Wireless chargers get first industry standard

Wireless chargers for mobile phones and other portable gadgets are poised to take off in a big way with the release of Qi 1.0, the first industry standard for wireless inductive charging technology, as well as the first products to be certified under the standard.

Qi 1.0 - officially unveiled by the Wireless Power Consortium (WPC) last month - is an open standard finalized in July that covers low-power charging up to 5 watts and can be downloaded for free from the WPC website.

The "Qi" logo (pronounced "chee", as in the Chinese character for "vital energy") will serve as a brand to signify to consumers that the products are independently certified interoperable.

The first Qi-certified products out of the gate - unveiled at a launch event last month in Hong Kong - include inductive charging mats from Hong Kong-based company ConvenientPower and battery maker Energizer.

Energizer also launched a Qi charging sleeve for the iPhone 3G/3G S and a Qi door for the BlackBerry Curve.

WPC chairman Menno Treffers said the consortium standard was critical for wireless charging to catch on, citing an iSuppli report from June that said wireless charging unit shipments would spike from 3.6 million this year to 240 million by 2014 - but only once an industry standard is in place.

"Without a standard, the wireless charging market will be heavily fragmented with incompatible products, and customers will hesitate to adopt them," he said.

Petri Vuori, director of mobile solutions R&D at Nokia - which supports the Qi standard, as does Samsung, LG, RIM and Sony-Ericsson - said the need for wireless charging was being driven by the growing dilemma of smartphones requiring more power for apps, video and broadband data via 3.5G and Wi-Fi, and the inability of the battery industry to evolve fast enough to keep up.

"The products have to be small, which limits how much power you can have because you cannot make the battery bigger without making the device bigger," he said. "So you can work to reduce power consumption, which we're doing, and also come up with easier ways to charge the phone."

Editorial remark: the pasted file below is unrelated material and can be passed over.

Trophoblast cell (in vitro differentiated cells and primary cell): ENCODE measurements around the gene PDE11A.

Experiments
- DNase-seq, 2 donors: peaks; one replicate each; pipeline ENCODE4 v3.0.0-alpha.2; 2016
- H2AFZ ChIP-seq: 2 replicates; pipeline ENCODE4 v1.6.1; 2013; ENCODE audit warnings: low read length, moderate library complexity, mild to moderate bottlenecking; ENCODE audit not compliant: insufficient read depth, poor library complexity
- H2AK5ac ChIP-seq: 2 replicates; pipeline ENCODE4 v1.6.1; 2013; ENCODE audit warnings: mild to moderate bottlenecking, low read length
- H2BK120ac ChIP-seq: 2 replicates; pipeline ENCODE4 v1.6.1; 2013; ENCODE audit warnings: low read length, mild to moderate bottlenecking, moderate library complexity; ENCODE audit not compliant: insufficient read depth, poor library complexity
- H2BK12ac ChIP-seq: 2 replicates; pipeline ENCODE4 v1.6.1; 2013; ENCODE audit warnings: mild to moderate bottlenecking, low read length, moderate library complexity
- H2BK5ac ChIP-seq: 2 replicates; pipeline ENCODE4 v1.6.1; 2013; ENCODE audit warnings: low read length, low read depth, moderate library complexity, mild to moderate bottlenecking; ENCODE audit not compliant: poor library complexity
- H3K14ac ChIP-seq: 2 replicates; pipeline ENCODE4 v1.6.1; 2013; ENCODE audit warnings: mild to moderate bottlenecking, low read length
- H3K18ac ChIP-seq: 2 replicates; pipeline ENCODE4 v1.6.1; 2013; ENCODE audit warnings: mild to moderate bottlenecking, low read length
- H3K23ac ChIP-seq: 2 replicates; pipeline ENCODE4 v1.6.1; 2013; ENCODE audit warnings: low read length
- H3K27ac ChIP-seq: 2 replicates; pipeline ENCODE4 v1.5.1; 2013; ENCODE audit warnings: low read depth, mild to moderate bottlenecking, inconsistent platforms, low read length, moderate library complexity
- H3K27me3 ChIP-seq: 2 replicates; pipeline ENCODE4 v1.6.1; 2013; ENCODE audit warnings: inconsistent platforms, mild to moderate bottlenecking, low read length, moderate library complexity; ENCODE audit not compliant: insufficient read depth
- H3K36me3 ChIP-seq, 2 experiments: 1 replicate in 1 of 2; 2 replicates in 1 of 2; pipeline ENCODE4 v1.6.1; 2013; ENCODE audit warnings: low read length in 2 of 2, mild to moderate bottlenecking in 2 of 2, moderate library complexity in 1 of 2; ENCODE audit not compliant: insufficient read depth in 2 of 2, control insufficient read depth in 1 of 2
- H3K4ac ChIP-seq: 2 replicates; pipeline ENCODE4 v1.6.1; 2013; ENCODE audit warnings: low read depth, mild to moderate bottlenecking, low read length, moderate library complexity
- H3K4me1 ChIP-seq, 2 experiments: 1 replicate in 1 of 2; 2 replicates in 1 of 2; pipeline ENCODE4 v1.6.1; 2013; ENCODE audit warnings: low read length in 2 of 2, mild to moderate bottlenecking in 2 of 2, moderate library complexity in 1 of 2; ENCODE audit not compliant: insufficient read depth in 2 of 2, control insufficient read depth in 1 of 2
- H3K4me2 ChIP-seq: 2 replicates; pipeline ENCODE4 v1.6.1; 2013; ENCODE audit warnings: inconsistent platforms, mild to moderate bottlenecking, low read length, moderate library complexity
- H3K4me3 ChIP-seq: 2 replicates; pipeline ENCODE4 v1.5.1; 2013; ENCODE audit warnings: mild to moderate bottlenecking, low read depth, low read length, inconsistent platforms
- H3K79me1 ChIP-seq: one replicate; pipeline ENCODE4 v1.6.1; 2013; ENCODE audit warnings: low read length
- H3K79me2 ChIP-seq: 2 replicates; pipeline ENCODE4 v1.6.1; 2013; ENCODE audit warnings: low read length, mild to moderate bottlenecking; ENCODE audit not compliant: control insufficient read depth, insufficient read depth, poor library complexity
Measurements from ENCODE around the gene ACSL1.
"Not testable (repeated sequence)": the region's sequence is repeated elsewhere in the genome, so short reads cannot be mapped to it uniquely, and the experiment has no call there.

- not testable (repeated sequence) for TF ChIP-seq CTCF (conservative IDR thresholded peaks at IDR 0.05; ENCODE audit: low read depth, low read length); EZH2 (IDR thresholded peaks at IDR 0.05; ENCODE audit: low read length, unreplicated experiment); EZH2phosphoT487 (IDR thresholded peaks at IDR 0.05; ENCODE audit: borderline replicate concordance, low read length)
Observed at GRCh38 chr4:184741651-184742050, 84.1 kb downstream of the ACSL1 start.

That means making chargers easy to access and activate - not just at home or at the office, but anywhere - and make them affordable and interoperable, Vuori said.

Affordability may be relative - Energizer's charging mat, for example, will retail for $89 when it goes on sale next month, while its iPhone and BlackBerry accessories will cost almost $40 each. But Treffers said interoperability will drive up volumes and lower prices

Treffers says the first phase of Qi product rollouts will consist of charging stations bundled with mobile phones and other portable consumer electronics, followed a year later by more sophisticated chargers designed as lifestyle products for living rooms.

The third phase will see Qi products integrated into furniture such as desks and tabletops, enabling hotels, restaurants and offices to install complementary charging surfaces. There are also plans to install Qi technology in automobiles and trains, Treffers said.
"That's the dream - to go from bundled chargers to chargers becoming part of the infrastructure around us, where any flat surface can be used as a charger," he said.

Development of a medium-power extension of up to 120 watts for devices such as netbooks, laptops, tablets, and power tools is scheduled to start in October.